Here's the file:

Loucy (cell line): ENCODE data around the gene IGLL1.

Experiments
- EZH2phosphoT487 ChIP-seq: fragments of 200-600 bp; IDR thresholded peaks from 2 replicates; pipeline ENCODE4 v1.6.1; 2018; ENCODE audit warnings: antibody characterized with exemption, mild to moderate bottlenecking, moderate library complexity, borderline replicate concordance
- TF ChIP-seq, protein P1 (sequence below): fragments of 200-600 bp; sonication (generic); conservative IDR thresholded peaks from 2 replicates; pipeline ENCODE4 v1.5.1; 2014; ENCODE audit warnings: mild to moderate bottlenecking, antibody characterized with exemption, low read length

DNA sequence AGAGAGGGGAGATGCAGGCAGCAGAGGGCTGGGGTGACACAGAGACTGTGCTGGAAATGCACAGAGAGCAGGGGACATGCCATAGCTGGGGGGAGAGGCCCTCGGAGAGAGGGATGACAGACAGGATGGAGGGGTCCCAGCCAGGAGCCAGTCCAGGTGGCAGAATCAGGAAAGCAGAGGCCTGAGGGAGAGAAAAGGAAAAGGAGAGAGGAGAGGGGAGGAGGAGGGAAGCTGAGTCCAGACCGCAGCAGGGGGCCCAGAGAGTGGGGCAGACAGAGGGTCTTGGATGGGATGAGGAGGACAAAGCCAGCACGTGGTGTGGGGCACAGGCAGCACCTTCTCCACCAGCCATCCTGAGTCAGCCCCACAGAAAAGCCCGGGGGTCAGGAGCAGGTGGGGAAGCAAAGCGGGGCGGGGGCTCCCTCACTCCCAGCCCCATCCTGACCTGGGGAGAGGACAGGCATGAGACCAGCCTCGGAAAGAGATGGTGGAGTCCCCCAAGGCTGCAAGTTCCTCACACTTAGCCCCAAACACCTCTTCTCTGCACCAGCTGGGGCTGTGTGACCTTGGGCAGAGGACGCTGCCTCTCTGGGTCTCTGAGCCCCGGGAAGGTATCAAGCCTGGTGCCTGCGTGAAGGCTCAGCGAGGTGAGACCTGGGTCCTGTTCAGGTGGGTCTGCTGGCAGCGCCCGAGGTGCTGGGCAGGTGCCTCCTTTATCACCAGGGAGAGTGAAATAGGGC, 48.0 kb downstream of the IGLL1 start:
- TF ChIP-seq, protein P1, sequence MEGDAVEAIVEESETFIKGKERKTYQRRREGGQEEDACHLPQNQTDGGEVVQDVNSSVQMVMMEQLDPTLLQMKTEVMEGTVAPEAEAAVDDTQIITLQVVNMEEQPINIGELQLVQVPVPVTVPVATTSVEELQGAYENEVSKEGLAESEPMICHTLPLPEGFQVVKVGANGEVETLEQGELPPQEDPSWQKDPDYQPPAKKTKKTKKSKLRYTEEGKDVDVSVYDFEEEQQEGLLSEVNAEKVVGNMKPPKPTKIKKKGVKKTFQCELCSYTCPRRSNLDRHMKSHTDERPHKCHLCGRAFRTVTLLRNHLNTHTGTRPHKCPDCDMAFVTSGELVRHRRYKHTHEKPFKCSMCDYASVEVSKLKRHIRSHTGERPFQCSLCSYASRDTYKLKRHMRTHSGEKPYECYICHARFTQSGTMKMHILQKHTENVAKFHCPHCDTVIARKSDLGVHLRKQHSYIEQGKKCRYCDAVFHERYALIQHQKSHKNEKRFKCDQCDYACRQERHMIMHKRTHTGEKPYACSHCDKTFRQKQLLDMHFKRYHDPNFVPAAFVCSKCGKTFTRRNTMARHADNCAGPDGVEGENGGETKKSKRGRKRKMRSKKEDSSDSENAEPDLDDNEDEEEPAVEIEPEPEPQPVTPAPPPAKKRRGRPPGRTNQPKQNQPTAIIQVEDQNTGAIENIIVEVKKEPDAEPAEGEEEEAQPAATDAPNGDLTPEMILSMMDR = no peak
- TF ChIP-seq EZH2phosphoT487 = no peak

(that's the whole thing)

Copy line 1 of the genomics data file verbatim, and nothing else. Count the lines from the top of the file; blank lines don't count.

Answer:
Loucy (cell line): ENCODE data around the gene IGLL1.